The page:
Fertilizing is important to maintain the overall health of a landscape. We can split this up into two categories; turf and landscapes. We have a 5-step fertilization plan for turfgrasses that begins in early spring and ends in fall. Landscapes do not need to be fertilized as often as turf, beds with more flowering shrubs and perennials will need more nutrients than evergreens and non-flowering plants.


Early Spring – April/May

In spring we start off with a Pre-emergent herbicide and fertilizer mix. This helps to prevent weeds from germinating and provides some nutrients for early spring growth. We would spray for weeds at this time.

Early Summer – Mid June

This application is slow release fertilizer. Slow release fertilizer helps to minimize fast growth which is not beneficial to the turf. Slowly releasing nutrients helps create a better root system and a healthier turf that can withstand poor conditions better. At this time we are trying to help the turf get established to help it withstand any summer drought conditions. We would spray for weeds at this time.

Summer – Late July

This application is of slow-release fertilizer is to help feed the turf and keep it growing. We would spray for weeds at this time.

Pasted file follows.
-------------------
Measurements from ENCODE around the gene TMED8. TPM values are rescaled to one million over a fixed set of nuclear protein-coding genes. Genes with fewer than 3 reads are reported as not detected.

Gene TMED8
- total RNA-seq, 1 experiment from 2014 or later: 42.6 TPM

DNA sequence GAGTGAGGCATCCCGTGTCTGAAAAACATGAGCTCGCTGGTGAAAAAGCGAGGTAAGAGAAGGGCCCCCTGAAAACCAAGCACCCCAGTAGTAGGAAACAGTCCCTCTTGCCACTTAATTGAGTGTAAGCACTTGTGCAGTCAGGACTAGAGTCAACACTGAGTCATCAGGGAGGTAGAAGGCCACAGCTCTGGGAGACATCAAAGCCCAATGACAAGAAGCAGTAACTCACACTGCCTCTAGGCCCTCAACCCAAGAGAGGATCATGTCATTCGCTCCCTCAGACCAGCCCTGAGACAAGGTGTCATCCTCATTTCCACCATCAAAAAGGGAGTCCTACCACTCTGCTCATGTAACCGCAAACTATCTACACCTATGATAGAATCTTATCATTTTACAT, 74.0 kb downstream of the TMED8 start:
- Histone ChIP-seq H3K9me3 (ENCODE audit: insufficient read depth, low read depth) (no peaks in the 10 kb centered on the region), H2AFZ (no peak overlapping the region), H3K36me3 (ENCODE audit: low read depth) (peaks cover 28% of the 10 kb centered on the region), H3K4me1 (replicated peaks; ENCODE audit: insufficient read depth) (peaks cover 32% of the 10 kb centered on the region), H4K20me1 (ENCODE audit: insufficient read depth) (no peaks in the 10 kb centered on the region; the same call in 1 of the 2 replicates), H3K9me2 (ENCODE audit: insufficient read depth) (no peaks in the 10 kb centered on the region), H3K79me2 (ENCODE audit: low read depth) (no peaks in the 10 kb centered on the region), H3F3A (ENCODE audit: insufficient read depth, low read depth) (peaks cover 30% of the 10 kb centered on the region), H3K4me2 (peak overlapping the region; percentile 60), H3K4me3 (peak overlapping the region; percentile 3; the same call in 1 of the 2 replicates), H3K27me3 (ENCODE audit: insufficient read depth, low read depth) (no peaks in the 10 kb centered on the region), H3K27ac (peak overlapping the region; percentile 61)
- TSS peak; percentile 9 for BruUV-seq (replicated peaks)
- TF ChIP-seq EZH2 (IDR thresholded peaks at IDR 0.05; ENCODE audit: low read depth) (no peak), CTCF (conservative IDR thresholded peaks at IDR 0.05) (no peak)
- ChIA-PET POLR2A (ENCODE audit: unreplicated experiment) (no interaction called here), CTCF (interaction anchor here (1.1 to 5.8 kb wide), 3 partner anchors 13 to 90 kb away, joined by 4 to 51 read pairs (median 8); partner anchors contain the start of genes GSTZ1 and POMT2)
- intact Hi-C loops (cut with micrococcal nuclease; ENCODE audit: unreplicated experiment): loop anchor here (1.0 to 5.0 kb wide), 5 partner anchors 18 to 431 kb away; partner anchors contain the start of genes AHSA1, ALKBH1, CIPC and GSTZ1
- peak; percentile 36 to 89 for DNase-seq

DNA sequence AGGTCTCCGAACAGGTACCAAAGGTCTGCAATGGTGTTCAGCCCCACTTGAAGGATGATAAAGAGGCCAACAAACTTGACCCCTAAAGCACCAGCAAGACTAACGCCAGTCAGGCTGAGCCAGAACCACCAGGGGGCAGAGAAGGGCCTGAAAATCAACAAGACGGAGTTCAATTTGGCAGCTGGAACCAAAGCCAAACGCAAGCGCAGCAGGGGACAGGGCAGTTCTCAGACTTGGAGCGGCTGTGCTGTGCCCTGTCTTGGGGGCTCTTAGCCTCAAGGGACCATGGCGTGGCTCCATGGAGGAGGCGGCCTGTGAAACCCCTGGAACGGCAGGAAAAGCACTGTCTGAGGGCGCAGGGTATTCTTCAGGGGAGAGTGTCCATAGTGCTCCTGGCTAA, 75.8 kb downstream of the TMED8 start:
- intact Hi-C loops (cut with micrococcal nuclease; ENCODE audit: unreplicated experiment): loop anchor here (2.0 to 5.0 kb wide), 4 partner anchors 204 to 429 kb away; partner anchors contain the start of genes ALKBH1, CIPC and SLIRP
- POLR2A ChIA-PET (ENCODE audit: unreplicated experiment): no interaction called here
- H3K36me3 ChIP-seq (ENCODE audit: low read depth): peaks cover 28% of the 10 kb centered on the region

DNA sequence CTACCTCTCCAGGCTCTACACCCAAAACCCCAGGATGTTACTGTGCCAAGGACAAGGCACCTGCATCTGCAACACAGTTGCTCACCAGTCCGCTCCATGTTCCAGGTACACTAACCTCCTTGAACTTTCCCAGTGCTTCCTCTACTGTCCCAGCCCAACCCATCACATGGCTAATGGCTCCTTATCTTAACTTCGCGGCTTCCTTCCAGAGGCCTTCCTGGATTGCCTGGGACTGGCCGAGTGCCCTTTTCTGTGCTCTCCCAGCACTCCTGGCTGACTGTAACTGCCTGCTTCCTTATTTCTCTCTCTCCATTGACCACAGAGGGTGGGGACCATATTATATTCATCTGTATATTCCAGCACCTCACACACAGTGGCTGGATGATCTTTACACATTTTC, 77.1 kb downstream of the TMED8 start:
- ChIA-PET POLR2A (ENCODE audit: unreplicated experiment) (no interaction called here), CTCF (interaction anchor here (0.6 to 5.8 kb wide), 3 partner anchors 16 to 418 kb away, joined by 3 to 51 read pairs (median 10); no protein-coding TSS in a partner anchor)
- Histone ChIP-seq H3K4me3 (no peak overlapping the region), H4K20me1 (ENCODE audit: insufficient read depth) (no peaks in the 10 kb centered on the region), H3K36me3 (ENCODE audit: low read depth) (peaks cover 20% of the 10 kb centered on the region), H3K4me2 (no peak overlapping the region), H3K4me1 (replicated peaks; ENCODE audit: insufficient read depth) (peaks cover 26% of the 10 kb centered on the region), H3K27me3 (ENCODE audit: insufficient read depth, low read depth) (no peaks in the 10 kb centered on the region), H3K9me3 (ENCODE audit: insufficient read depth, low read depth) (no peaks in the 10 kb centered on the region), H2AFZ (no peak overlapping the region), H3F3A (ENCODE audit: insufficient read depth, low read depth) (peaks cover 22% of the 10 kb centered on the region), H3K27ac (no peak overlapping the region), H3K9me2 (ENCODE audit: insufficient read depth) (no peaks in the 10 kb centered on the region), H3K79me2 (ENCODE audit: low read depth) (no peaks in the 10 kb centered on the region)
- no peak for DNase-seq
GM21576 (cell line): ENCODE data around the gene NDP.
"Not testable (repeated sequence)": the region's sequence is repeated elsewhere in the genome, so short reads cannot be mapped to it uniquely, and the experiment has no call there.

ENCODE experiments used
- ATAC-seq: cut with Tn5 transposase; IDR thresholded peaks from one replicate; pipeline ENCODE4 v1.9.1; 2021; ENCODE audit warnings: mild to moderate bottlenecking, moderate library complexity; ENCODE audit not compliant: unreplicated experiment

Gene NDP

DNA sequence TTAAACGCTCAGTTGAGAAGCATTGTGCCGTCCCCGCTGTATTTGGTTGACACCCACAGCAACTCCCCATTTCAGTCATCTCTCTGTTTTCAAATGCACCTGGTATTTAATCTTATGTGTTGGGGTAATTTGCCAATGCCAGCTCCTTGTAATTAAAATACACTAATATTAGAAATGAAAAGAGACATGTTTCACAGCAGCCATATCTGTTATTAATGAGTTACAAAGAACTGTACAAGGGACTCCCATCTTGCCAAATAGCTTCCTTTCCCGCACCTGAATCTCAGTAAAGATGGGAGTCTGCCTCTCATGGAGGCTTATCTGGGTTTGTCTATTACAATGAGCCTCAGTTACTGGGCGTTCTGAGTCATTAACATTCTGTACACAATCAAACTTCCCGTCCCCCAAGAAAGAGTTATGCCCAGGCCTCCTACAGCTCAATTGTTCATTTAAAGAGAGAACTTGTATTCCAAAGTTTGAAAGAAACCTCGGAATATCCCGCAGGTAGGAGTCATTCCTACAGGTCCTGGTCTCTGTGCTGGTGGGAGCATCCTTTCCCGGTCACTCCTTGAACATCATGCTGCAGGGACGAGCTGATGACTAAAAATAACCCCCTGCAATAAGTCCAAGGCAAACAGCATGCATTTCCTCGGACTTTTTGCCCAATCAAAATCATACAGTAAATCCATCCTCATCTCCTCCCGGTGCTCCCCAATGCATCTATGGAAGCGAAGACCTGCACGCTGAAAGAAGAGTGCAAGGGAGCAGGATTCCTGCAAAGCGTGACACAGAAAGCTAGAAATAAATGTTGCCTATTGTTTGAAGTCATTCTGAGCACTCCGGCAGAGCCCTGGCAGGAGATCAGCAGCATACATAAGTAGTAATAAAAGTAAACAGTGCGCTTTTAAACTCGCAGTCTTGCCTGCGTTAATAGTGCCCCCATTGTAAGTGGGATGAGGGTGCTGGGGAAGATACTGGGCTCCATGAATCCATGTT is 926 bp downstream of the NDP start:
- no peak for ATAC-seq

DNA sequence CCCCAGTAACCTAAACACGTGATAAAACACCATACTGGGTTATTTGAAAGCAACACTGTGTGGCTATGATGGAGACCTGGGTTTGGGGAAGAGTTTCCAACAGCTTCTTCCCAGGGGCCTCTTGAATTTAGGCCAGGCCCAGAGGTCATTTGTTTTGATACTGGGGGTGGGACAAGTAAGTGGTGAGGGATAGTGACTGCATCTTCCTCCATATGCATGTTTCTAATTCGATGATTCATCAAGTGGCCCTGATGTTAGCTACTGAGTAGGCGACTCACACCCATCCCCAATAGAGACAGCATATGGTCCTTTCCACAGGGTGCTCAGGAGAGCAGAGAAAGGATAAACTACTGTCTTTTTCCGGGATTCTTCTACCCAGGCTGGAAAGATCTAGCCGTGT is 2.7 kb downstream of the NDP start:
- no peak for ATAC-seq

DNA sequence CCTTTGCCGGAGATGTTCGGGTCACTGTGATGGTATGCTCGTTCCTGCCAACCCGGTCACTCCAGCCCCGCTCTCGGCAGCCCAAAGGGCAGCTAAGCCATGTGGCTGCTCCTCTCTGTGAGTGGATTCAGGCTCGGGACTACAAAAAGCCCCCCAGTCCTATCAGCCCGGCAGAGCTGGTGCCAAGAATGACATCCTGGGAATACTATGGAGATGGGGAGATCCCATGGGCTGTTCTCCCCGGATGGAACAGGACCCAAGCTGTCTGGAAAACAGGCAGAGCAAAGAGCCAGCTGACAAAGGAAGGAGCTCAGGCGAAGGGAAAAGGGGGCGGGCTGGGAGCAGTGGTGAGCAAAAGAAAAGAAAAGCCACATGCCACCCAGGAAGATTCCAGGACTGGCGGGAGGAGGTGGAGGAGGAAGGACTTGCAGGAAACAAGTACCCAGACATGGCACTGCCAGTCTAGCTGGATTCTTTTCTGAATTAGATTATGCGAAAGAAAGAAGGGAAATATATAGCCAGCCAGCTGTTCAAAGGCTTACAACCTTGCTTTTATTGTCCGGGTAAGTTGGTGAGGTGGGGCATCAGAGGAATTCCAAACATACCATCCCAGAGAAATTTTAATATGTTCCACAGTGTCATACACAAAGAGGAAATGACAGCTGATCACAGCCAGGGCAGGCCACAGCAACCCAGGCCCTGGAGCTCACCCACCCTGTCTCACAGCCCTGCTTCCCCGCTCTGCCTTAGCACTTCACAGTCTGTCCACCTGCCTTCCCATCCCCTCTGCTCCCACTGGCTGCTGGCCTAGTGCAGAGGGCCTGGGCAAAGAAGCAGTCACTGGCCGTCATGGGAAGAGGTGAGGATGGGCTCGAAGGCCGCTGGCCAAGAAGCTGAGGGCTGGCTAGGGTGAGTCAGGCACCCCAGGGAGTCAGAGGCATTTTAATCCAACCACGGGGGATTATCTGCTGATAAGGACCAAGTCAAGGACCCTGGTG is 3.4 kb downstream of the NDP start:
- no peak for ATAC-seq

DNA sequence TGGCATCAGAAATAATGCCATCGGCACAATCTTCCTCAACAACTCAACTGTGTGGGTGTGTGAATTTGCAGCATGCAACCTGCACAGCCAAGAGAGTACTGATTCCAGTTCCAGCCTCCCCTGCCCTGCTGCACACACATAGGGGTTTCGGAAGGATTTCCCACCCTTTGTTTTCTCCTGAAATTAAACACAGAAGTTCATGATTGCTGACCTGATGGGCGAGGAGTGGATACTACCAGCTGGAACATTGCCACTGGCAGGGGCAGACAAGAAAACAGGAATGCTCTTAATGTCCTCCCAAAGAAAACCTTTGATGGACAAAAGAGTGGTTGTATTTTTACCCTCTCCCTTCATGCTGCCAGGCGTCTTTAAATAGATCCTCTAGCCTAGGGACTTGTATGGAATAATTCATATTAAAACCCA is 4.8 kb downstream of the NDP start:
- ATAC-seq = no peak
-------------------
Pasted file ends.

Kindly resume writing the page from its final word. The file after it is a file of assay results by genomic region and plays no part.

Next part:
Early Fall – Early September

This application of slow release fertilizer is to help with the late Summer/Fall growth as temperatures drop. We would spray for weeds at this time.

Fall – Early October

In fall we apply a fertilizer to help the roots to grow. Turf puts more energy into growing roots in the fall so that it can withstand the winter and be ready to grow in spring. Any fertilization at this point is for growing the roots and putting nutrients into storage for use in spring. We would spray for weeds at this time.


Fertilizing in the landscape occurs much less than fertilizing turf. Most trees and shrubs need to be fertilized once a year. Some beds with a large number of flowering plants may require a more intensive plan consisting of soil tests, multiple applications per year and incorporating compost. We also can incorporate pre-emergent herbicides into the plant beds twice a year to help control weed growth. We can come up with a program that will take care of the whole landscape.